By James Shea
University Public Affairs
Farnsworth never figured he would spend the summer delving into the world of computers and their understanding of human language. But that’s exactly what he did thanks to a grant from VCU’s Undergraduate Research Opportunities Program. Working with Bridget McInnes, Ph.D., an assistant professor of computer science, Farnsworth developed a program to help medical professionals better understand potential adverse drug reactions.
“The goal is for the computer to recognize multiple entities when they represent the same category,” Farnsworth said.
For the project, Farnsworth added a batch of clinical and biomedical information to a database. He wrote a computer algorithm that analyzes the data and identifies examples of adverse drug reactions. The computer looks for patterns and tries to identify similar relationships. The goal is to find circumstances where adverse drug reactions might occur, but the medical community is currently unaware. The work is important, McInnes said, because 30 percent of all adverse events in a hospital are connected to drug reactions.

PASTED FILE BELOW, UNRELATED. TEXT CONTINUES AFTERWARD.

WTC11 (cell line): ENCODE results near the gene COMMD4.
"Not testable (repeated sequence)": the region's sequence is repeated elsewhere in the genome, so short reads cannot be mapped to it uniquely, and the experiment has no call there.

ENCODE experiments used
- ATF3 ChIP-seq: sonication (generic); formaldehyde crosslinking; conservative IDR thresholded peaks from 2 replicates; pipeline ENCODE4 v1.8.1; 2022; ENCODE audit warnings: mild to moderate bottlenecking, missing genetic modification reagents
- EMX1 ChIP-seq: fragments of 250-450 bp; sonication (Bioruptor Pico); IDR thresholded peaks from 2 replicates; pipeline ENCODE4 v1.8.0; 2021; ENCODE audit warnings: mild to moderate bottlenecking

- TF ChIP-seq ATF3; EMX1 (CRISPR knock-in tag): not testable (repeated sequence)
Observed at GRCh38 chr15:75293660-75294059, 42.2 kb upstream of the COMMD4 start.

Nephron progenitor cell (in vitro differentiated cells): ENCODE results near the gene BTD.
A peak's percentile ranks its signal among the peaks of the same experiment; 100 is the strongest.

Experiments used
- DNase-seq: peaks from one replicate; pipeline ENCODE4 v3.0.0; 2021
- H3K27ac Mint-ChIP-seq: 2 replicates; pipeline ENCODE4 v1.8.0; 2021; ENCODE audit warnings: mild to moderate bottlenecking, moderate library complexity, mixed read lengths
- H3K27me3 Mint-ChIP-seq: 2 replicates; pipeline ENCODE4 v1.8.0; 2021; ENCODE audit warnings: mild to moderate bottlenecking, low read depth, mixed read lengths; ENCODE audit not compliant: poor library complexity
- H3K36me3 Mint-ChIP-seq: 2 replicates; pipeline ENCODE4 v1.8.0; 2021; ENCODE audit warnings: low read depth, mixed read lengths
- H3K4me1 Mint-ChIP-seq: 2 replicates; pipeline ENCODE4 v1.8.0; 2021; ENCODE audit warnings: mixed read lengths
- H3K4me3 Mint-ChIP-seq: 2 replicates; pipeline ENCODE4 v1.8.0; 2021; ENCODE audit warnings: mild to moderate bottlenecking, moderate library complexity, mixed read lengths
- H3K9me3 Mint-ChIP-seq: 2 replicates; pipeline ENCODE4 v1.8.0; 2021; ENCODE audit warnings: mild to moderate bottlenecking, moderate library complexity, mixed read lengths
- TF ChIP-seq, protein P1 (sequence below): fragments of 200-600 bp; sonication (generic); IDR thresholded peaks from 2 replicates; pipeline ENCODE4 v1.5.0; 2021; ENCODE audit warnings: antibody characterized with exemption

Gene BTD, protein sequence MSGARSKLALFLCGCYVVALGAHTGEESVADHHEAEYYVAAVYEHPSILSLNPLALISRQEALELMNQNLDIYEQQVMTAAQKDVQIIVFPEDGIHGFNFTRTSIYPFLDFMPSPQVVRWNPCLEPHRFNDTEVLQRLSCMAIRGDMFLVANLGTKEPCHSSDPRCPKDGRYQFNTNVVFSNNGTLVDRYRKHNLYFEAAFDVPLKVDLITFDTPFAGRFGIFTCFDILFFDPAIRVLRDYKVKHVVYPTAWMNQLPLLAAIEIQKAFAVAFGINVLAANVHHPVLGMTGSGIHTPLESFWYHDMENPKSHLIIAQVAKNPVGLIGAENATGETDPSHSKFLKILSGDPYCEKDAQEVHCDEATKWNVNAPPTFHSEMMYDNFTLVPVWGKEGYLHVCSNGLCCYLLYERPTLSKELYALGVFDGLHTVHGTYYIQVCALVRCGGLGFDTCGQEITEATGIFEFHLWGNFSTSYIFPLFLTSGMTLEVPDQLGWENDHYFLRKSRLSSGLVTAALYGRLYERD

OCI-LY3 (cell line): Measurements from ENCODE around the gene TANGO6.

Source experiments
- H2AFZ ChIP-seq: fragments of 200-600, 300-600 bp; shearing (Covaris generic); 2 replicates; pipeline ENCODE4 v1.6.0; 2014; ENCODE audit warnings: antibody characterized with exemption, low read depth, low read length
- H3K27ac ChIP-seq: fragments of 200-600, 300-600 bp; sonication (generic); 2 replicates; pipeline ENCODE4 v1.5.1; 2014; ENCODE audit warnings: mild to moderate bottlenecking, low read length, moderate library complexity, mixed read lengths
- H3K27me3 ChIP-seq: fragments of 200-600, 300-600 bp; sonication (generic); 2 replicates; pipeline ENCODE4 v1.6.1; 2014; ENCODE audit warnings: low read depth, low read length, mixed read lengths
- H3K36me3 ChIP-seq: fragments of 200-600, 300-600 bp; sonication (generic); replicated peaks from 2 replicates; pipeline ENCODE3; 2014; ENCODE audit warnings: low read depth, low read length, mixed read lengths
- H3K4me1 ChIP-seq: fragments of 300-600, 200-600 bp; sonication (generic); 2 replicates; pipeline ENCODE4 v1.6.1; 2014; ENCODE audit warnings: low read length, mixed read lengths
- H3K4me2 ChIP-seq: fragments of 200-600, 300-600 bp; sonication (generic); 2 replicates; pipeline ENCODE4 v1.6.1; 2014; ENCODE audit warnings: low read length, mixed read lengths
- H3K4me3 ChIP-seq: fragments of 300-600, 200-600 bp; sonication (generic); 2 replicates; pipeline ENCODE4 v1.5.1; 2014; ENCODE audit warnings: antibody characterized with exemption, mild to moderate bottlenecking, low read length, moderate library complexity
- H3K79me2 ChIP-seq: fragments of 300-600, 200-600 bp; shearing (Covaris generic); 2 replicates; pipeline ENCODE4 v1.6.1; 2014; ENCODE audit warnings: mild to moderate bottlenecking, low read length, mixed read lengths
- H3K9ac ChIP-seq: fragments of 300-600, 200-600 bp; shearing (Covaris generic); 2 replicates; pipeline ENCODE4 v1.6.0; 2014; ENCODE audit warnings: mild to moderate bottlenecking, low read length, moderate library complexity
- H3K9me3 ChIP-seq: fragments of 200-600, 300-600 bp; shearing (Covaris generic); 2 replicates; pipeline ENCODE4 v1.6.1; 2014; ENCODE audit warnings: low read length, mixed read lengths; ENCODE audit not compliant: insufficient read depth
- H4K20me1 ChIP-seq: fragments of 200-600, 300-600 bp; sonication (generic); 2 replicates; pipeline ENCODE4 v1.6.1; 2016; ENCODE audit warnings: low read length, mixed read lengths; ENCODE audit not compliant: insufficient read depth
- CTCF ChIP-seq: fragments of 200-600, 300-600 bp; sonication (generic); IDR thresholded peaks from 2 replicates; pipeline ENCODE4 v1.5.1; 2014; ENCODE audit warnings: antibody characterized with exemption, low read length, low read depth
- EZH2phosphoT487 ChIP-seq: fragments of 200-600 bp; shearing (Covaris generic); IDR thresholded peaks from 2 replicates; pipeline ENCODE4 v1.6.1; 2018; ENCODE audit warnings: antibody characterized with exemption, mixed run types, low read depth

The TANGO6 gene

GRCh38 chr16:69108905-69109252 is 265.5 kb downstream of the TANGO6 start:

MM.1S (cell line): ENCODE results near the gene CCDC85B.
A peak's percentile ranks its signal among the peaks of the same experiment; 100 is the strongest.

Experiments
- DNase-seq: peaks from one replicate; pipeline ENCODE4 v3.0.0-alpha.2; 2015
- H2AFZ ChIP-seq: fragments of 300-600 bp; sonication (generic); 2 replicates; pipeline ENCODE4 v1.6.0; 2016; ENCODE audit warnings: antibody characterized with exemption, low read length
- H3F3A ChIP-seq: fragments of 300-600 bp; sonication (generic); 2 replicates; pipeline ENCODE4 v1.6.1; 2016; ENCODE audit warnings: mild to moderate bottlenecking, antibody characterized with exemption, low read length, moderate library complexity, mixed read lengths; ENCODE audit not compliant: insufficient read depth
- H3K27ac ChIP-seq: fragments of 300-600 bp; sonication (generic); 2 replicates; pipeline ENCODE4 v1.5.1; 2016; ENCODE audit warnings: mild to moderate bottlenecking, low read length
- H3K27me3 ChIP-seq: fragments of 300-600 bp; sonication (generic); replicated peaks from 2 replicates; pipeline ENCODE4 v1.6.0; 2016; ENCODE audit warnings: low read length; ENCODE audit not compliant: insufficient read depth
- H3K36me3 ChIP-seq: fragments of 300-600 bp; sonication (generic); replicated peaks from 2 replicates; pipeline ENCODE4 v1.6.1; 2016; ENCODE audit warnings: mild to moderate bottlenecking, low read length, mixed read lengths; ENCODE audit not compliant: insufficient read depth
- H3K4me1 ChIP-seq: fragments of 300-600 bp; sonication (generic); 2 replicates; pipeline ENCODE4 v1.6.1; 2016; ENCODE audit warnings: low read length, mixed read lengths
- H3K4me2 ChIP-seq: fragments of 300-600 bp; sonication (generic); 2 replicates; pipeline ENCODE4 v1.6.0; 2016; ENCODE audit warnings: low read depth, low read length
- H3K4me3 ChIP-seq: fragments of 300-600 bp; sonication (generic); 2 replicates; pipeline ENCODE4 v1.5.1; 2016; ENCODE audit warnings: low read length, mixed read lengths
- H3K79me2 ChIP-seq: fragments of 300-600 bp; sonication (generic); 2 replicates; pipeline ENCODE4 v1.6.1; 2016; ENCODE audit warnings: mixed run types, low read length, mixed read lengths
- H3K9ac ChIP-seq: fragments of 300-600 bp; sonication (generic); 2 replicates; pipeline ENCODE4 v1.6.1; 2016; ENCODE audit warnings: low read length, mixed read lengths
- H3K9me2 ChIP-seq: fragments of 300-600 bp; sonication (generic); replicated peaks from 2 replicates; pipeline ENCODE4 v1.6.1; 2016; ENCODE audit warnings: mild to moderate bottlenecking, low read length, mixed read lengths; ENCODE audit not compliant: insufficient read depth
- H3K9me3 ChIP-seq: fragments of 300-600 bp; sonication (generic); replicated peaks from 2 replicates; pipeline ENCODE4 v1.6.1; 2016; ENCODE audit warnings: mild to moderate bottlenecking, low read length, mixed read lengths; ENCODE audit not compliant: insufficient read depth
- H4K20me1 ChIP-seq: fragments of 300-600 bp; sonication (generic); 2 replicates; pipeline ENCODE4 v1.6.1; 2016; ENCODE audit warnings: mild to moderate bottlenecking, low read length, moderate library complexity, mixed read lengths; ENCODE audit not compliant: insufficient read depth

Farnsworth, a computer science major with a data science concentration, started his college career in Utah as a linguistics major but quickly realized that most careers in the field were in computer science. He transferred to VCU and connected with McInnes, whose research focuses on natural language processing.
Farnsworth lived in Richmond over the summer, but said it was a little odd not being able to go into the lab on a daily basis, as campus was closed. He was able to do the work and communicate with McInnes, but the experience was different.
Farnsworth and McInnes are planning to continue working together on the project this fall. They hope to develop a paper and submit it for publication. Farnsworth said he plans to enter the computer science industry after graduation but has enjoyed working in research.
“It’s been surreal,” Farnsworth said. “I had no idea I would be doing research and that it would possibly be published.”